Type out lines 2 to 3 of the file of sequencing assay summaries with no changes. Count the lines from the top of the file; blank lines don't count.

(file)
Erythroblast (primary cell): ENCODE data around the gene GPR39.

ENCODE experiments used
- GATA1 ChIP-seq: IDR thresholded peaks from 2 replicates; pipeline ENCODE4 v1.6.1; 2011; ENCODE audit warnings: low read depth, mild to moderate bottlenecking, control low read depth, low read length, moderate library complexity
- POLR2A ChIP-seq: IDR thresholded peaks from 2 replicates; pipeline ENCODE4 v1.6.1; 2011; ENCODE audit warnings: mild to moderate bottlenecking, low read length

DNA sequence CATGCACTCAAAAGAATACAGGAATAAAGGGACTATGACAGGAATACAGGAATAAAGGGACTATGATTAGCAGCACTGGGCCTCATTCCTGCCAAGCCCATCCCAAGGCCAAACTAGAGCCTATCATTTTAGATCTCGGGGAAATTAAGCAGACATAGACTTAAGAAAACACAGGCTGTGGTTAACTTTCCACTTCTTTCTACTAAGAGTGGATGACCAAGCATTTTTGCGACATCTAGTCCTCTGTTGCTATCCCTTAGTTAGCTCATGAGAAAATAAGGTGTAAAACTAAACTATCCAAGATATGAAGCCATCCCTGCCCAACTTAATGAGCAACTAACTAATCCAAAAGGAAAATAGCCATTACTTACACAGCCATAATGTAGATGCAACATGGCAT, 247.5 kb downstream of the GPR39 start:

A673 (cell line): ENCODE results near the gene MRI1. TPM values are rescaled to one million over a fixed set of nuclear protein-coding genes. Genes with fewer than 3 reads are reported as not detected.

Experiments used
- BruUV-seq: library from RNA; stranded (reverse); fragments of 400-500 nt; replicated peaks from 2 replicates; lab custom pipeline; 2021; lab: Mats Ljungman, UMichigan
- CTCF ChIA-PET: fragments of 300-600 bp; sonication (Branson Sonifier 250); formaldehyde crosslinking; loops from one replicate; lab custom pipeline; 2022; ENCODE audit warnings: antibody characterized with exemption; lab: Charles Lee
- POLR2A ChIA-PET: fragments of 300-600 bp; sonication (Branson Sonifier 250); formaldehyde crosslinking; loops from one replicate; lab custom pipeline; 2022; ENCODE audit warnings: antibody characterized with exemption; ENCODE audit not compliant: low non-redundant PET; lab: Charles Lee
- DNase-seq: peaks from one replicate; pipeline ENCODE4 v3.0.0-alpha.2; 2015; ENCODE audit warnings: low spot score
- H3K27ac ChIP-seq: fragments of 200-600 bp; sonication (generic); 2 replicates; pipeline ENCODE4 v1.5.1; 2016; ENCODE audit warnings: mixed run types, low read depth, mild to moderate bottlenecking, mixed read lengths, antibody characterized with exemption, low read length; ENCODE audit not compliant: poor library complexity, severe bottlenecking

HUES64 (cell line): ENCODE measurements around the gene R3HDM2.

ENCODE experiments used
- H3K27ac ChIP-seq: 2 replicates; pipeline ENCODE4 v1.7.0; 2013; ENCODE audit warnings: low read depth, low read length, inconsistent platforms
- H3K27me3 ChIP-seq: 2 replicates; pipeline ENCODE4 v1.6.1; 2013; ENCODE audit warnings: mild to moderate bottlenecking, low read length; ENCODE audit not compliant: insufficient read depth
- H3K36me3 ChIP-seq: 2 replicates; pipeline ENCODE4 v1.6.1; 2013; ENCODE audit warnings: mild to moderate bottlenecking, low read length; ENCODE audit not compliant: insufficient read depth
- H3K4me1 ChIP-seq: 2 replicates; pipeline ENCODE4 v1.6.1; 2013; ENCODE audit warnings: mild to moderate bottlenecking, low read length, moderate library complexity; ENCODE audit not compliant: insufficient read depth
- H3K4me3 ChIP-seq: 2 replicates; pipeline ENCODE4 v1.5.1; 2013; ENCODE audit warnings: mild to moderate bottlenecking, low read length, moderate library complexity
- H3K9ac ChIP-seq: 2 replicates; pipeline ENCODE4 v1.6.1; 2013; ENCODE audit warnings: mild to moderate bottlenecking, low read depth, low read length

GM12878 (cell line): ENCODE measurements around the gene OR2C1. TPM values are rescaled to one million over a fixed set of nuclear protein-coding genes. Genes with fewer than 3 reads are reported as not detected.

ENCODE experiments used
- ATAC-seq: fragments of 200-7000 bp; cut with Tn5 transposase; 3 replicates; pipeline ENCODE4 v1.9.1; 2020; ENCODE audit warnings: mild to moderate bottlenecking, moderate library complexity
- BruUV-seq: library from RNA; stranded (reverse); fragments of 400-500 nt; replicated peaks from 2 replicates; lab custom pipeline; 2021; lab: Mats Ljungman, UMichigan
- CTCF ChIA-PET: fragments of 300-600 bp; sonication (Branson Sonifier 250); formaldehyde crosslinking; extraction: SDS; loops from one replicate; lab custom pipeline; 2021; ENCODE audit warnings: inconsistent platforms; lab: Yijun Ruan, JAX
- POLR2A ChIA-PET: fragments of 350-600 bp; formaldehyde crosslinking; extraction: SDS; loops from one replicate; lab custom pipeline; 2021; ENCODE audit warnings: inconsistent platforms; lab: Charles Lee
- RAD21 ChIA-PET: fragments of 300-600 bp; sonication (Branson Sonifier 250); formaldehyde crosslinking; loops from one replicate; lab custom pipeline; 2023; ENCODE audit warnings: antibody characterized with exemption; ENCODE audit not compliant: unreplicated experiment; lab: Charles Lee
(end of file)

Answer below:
ENCODE experiments used
- GATA1 ChIP-seq: IDR thresholded peaks from 2 replicates; pipeline ENCODE4 v1.6.1; 2011; ENCODE audit warnings: low read depth, mild to moderate bottlenecking, control low read depth, low read length, moderate library complexity